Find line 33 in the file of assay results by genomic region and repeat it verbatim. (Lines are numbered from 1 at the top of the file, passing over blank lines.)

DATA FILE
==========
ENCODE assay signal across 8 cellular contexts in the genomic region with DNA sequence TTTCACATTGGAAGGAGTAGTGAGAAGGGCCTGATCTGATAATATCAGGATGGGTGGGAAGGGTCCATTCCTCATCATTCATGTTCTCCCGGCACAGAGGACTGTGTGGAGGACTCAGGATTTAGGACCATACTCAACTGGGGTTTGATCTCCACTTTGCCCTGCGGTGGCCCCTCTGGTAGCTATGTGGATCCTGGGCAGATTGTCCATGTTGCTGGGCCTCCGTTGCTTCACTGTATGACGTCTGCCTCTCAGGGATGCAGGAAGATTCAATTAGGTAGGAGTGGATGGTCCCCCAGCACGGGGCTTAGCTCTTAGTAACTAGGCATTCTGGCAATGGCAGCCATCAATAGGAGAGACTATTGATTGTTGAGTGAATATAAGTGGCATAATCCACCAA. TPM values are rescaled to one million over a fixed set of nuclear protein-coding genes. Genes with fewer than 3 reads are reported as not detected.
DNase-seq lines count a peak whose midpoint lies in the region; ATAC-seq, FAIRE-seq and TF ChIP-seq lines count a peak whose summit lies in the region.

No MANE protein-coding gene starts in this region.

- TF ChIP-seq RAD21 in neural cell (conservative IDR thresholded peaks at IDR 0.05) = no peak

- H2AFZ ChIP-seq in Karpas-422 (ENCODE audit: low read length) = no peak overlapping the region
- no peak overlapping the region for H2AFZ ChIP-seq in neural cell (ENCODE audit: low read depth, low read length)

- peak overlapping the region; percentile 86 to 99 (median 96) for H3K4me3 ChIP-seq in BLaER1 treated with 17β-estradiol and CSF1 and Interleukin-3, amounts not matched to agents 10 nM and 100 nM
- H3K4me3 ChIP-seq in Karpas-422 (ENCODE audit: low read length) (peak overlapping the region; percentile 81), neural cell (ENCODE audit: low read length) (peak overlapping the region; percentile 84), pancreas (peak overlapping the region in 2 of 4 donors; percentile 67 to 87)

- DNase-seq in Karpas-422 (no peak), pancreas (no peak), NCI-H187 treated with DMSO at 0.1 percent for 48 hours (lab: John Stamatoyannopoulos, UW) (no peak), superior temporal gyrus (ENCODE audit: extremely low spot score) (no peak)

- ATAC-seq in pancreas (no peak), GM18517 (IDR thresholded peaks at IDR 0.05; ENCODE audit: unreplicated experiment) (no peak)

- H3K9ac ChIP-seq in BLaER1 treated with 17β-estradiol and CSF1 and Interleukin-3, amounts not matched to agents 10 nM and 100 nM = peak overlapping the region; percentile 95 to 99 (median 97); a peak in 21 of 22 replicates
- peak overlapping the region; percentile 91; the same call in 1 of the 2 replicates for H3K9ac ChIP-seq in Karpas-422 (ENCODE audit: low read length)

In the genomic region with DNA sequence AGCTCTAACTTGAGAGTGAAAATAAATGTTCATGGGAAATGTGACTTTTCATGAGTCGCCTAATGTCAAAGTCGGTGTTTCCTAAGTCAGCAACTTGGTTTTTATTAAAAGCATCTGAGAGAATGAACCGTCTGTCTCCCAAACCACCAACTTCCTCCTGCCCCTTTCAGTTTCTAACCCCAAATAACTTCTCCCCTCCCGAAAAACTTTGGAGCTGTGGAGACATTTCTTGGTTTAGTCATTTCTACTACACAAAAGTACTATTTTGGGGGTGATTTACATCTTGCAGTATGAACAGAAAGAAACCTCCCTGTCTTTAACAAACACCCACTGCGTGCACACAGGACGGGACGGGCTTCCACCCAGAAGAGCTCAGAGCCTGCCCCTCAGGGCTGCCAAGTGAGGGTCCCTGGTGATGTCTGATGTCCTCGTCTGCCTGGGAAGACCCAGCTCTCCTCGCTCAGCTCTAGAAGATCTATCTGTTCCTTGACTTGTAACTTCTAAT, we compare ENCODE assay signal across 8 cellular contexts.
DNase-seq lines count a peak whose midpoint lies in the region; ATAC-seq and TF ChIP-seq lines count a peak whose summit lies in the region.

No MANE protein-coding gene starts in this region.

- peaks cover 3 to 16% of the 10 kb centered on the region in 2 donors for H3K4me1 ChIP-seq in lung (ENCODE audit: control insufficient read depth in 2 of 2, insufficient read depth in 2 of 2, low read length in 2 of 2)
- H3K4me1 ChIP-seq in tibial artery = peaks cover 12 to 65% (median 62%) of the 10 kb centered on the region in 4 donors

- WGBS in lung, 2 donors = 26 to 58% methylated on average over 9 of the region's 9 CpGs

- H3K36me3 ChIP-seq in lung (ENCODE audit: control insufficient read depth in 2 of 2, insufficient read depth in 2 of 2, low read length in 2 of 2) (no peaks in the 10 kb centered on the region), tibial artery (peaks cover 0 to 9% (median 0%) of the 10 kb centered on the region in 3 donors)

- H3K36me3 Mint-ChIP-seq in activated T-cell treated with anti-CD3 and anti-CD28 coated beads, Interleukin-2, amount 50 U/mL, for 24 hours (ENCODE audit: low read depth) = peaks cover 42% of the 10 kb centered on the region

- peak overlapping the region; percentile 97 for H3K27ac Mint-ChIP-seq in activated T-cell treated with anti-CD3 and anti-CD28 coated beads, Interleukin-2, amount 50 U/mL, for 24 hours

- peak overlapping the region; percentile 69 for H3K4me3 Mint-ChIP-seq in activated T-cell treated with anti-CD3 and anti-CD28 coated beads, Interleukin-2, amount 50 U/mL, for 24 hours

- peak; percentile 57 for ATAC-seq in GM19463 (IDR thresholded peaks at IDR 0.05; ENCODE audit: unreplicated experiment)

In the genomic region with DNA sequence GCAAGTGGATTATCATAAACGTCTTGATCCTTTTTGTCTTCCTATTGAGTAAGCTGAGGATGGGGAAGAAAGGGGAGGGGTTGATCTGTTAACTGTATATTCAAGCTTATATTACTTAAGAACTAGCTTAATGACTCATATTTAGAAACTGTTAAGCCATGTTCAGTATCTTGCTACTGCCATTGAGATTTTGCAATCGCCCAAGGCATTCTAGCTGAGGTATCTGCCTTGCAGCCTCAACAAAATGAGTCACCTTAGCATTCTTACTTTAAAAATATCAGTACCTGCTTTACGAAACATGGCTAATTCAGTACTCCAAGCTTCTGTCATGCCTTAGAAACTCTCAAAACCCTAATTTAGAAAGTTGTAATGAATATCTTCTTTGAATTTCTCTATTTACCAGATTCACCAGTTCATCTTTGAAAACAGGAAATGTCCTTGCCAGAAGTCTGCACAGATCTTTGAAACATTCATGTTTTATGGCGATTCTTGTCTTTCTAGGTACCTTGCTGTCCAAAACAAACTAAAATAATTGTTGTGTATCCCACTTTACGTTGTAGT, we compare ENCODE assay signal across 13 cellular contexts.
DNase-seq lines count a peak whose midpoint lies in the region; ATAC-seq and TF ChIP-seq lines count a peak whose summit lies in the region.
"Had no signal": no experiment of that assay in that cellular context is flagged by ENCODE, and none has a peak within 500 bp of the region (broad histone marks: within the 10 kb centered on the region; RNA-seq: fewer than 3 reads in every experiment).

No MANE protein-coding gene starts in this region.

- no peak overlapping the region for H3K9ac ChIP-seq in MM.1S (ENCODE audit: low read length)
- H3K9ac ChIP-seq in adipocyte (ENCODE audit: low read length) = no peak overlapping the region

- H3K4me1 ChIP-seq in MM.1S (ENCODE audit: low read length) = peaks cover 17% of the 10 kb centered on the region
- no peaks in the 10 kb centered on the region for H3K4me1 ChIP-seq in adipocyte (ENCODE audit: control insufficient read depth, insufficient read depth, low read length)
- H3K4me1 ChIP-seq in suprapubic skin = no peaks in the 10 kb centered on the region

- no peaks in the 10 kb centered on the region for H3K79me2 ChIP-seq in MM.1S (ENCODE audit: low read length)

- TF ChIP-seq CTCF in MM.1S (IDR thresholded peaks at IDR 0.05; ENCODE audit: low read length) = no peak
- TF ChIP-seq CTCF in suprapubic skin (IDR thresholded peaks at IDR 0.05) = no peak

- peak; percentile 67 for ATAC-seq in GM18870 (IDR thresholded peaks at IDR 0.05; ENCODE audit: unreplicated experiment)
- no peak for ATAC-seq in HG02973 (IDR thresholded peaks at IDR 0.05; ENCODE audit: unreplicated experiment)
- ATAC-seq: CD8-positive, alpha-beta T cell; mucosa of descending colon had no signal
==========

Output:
- no peaks in the 10 kb centered on the region for H3K79me2 ChIP-seq in MM.1S (ENCODE audit: low read length)